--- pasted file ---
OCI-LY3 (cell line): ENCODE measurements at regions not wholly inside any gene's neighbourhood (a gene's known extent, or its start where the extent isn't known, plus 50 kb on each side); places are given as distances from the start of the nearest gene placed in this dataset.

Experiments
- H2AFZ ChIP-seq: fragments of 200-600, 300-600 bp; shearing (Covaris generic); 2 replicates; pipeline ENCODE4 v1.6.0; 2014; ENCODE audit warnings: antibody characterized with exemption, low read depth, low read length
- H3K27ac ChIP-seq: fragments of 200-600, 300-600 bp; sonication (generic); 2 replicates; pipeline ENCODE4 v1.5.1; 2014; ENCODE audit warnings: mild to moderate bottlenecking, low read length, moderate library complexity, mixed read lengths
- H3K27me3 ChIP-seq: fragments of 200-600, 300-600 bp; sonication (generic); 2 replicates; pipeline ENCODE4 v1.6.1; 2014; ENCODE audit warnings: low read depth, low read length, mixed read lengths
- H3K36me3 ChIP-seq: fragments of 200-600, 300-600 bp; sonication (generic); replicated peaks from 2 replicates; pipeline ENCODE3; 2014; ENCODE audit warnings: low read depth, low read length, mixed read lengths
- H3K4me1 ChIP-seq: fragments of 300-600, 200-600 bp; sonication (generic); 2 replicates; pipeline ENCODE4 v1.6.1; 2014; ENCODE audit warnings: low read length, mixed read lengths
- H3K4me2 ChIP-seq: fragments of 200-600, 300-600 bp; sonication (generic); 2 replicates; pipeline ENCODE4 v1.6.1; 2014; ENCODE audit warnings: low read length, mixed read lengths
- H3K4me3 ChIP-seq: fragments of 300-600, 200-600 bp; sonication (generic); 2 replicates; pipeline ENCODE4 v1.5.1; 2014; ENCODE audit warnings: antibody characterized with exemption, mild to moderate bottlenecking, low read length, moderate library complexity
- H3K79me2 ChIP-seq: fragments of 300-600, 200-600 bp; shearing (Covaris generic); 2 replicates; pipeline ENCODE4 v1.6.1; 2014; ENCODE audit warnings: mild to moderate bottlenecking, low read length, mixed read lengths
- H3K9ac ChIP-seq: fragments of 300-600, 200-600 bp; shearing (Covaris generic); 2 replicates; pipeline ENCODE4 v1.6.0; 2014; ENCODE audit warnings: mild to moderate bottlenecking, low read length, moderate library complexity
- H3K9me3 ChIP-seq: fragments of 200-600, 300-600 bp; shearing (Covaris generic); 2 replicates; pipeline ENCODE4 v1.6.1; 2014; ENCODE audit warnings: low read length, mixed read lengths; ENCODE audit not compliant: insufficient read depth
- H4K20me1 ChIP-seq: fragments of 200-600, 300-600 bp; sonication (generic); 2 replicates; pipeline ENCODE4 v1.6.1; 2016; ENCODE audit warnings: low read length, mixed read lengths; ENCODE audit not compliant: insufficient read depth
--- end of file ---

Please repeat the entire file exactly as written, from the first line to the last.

OCI-LY3 (cell line): ENCODE measurements at regions not wholly inside any gene's neighbourhood (a gene's known extent, or its start where the extent isn't known, plus 50 kb on each side); places are given as distances from the start of the nearest gene placed in this dataset.

Experiments
- H2AFZ ChIP-seq: fragments of 200-600, 300-600 bp; shearing (Covaris generic); 2 replicates; pipeline ENCODE4 v1.6.0; 2014; ENCODE audit warnings: antibody characterized with exemption, low read depth, low read length
- H3K27ac ChIP-seq: fragments of 200-600, 300-600 bp; sonication (generic); 2 replicates; pipeline ENCODE4 v1.5.1; 2014; ENCODE audit warnings: mild to moderate bottlenecking, low read length, moderate library complexity, mixed read lengths
- H3K27me3 ChIP-seq: fragments of 200-600, 300-600 bp; sonication (generic); 2 replicates; pipeline ENCODE4 v1.6.1; 2014; ENCODE audit warnings: low read depth, low read length, mixed read lengths
- H3K36me3 ChIP-seq: fragments of 200-600, 300-600 bp; sonication (generic); replicated peaks from 2 replicates; pipeline ENCODE3; 2014; ENCODE audit warnings: low read depth, low read length, mixed read lengths
- H3K4me1 ChIP-seq: fragments of 300-600, 200-600 bp; sonication (generic); 2 replicates; pipeline ENCODE4 v1.6.1; 2014; ENCODE audit warnings: low read length, mixed read lengths
- H3K4me2 ChIP-seq: fragments of 200-600, 300-600 bp; sonication (generic); 2 replicates; pipeline ENCODE4 v1.6.1; 2014; ENCODE audit warnings: low read length, mixed read lengths
- H3K4me3 ChIP-seq: fragments of 300-600, 200-600 bp; sonication (generic); 2 replicates; pipeline ENCODE4 v1.5.1; 2014; ENCODE audit warnings: antibody characterized with exemption, mild to moderate bottlenecking, low read length, moderate library complexity
- H3K79me2 ChIP-seq: fragments of 300-600, 200-600 bp; shearing (Covaris generic); 2 replicates; pipeline ENCODE4 v1.6.1; 2014; ENCODE audit warnings: mild to moderate bottlenecking, low read length, mixed read lengths
- H3K9ac ChIP-seq: fragments of 300-600, 200-600 bp; shearing (Covaris generic); 2 replicates; pipeline ENCODE4 v1.6.0; 2014; ENCODE audit warnings: mild to moderate bottlenecking, low read length, moderate library complexity
- H3K9me3 ChIP-seq: fragments of 200-600, 300-600 bp; shearing (Covaris generic); 2 replicates; pipeline ENCODE4 v1.6.1; 2014; ENCODE audit warnings: low read length, mixed read lengths; ENCODE audit not compliant: insufficient read depth
- H4K20me1 ChIP-seq: fragments of 200-600, 300-600 bp; sonication (generic); 2 replicates; pipeline ENCODE4 v1.6.1; 2016; ENCODE audit warnings: low read length, mixed read lengths; ENCODE audit not compliant: insufficient read depth